The end of the age of Merkel and open borders

It is better not to rule than to rule falsely. Goodbye!

Those were the words of Christian Lindner, leader of the Free Democrats (FDP) party in Germany as he walked out of talks with Angela Merkel’s Christian Democratic Union (CDU). This was effectively the last shot that Merkel had at forming a ruling coalition with a safe majority in the Bundestag. This leaves Merkel in perilous territory and no one is certain what happens next. But one thing seems certain, and that’s the new reality of a Germany which is no longer in the untouchable grasp of Merkel’s former CDU controlled alliance which has held sway for nearly two decades.

The reasons for the fracture will sound familiar to followers of American politics.It’s all boiling down to questions over immigration, national identity and national security.(Reuters)

German Chancellor Angela Merkel’s efforts to form a three-way coalition government that would secure her a fourth term hit a major setback on Sunday after a would-be coalition partner pulled out of exploratory talks, citing irreconcilable differences.

The pro-business Free Democrats (FDP) unexpectedly walked out of the talks with Merkel’s conservatives and the Greens, saying that the three parties could not find compromises on key issues like immigration and the environment.

Merkel could seek to form a minority government with the Greens, or new elections will be called…

Merkel was weakened after an election in September as voters angry with her decision in 2015 to open Germany’s borders to more than a million asylum seekers punished her conservatives by voting for the Alternative for Germany (AfD) far-right party.

In the past, Angela Merkel didn’t really need to worry about the rest of the smaller political parties in her country. If the CDU had the support of the social democrats in the SDP they would once again have had a majority, but that idea has been repeatedly rejected since the last round of elections. This forced her to team up with the Greens, but they only control roughly 11% of the seats in the Parliament so Merkel was counting on cutting a deal with Free Democrats. Now that they’ve walked out, there is no clear majority in sight.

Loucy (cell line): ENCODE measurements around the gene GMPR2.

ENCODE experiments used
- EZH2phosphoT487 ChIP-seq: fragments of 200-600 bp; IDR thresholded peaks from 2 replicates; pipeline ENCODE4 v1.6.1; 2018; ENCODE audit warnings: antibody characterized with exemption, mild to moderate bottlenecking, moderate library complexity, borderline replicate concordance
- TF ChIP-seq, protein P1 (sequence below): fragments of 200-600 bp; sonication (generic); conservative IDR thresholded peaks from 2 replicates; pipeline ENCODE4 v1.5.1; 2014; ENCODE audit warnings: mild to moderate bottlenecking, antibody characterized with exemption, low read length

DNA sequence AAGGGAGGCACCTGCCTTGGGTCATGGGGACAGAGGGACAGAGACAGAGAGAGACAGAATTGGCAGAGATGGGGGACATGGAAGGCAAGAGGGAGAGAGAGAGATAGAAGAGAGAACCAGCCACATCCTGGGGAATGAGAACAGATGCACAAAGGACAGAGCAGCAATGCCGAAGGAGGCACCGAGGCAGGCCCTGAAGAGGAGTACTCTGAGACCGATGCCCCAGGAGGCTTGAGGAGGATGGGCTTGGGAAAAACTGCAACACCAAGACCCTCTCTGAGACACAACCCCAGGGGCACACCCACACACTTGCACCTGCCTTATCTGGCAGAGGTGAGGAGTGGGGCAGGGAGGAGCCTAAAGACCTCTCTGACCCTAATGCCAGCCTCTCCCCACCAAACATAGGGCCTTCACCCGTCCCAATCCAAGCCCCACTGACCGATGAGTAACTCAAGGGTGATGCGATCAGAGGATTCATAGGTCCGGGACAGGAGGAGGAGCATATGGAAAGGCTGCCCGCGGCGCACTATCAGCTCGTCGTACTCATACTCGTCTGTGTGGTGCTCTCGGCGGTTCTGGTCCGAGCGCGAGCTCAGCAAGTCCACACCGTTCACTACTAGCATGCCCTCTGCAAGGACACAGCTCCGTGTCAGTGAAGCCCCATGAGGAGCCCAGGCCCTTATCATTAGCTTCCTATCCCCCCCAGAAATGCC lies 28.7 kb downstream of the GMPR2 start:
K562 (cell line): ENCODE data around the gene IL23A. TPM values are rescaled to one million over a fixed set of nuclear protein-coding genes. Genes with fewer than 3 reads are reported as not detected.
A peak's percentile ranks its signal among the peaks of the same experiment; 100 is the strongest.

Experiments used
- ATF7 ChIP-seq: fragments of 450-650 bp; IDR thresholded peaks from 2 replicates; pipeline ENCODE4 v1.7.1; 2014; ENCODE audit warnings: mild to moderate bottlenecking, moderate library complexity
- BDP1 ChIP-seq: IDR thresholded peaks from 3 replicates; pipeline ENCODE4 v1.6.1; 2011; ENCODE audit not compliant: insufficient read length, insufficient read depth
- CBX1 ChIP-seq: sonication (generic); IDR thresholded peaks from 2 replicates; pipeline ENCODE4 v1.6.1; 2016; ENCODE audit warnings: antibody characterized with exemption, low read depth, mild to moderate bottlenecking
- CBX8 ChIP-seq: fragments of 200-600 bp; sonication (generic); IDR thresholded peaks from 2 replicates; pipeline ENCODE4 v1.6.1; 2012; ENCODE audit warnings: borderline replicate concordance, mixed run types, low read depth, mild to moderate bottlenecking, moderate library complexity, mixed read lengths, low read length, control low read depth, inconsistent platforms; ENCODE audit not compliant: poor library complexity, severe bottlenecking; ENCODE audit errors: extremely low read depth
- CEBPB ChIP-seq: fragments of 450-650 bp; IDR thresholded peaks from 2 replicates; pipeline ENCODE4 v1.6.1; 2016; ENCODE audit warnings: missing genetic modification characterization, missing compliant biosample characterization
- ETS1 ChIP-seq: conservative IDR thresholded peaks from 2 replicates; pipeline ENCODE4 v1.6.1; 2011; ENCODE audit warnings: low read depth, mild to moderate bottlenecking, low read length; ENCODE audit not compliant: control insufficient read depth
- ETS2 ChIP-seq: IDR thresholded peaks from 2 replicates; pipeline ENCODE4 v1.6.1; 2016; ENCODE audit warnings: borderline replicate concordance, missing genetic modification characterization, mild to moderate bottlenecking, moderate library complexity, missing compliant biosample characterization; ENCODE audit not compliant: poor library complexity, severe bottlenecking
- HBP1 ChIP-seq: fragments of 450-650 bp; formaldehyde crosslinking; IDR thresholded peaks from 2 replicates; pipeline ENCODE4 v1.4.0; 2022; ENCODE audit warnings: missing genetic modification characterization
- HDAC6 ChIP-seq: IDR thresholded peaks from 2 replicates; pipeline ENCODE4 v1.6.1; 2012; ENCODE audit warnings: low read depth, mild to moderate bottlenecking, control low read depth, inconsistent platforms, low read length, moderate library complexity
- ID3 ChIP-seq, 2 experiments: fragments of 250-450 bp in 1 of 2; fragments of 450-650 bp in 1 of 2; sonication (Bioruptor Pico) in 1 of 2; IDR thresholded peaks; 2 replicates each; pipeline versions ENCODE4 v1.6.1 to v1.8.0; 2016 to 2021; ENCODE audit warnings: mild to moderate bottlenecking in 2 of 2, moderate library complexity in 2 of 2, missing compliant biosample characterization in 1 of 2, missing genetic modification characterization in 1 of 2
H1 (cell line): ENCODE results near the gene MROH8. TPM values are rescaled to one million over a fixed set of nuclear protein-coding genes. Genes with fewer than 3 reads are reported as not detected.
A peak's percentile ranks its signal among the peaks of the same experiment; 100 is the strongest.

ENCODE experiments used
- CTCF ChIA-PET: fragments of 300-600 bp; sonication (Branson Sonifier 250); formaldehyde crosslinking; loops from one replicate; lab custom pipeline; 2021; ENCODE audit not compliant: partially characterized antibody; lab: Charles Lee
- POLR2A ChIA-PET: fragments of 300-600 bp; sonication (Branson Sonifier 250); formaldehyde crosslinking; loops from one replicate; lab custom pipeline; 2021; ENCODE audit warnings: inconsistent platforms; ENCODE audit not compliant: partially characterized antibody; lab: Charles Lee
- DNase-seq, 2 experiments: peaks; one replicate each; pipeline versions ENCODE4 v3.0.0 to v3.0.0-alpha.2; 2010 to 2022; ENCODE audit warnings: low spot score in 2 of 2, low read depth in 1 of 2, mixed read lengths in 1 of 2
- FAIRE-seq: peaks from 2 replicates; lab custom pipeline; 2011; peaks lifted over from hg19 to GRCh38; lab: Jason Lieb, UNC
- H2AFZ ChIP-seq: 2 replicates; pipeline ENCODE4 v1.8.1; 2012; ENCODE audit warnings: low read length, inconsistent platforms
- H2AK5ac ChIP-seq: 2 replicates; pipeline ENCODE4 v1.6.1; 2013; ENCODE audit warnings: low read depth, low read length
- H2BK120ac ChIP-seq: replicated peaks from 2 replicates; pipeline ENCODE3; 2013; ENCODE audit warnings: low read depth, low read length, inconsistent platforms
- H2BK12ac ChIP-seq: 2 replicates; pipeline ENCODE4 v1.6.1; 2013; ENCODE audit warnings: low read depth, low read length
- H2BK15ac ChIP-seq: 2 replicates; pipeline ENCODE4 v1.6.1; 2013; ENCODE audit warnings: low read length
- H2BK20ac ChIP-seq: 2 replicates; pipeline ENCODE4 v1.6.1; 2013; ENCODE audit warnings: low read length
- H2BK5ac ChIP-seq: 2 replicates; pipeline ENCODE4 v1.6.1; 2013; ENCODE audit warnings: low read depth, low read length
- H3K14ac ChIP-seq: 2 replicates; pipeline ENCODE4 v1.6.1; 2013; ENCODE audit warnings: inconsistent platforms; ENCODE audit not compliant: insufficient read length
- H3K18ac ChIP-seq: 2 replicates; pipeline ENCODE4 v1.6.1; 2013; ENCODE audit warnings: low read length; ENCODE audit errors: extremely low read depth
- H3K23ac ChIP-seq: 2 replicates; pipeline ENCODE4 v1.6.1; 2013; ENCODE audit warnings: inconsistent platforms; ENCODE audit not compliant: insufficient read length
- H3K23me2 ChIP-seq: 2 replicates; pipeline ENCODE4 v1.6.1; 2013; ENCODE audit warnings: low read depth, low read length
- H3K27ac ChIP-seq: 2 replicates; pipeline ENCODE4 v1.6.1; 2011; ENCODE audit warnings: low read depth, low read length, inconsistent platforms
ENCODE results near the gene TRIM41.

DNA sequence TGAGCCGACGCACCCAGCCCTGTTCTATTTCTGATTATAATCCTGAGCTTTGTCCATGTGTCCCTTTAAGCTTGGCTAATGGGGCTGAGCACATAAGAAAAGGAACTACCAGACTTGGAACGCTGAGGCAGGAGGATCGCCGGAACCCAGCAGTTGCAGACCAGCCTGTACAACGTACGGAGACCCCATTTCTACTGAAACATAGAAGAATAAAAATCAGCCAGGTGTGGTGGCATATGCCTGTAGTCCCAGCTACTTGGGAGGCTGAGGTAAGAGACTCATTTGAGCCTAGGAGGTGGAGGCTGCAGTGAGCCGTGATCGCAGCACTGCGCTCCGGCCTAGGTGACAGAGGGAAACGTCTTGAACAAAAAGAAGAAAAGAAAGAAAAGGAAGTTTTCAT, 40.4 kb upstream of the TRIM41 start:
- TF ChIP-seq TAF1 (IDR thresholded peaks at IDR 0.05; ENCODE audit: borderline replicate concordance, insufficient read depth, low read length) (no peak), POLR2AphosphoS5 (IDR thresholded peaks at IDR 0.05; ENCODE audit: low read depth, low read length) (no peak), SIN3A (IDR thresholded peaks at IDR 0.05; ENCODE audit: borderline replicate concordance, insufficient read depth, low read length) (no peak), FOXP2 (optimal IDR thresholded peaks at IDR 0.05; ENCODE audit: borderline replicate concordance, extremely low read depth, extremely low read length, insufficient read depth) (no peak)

So what went wrong? The BBC has some good background on that subject, but the biggest driving factor was immigration. Germany has already been forced to enact a moratorium on most migrants entering the country, but there’s been a push among Merkel’s supporters to allow family members of immigrants already in the country to join them. That’s a very unpopular idea with not only the right wing AfD, but several of the other parties that saw significant gains in Parliament this year. People are frustrated with open borders, rising crime and threats of more terrorist attacks.

So where do they go from here? That’s the million dollar question. If Merkel attempts to create a minority government with just the support of the Greens she will go into each and every vote in Parliament scrambling to find extra votes from a shifting patchwork of wary opponents. But the only other option is to call for another round of elections. The most recent polling indicates that the CDU could take even more of a beating in that scenario and possibly see Merkel out of the Chancellor’s office entirely.

Germany just finished one of the most bruising election cycles in recent memory. Merkel may have won that battle, but she’s now poised to lose the longer war. And that could signal the beginning of a very different era in European politics.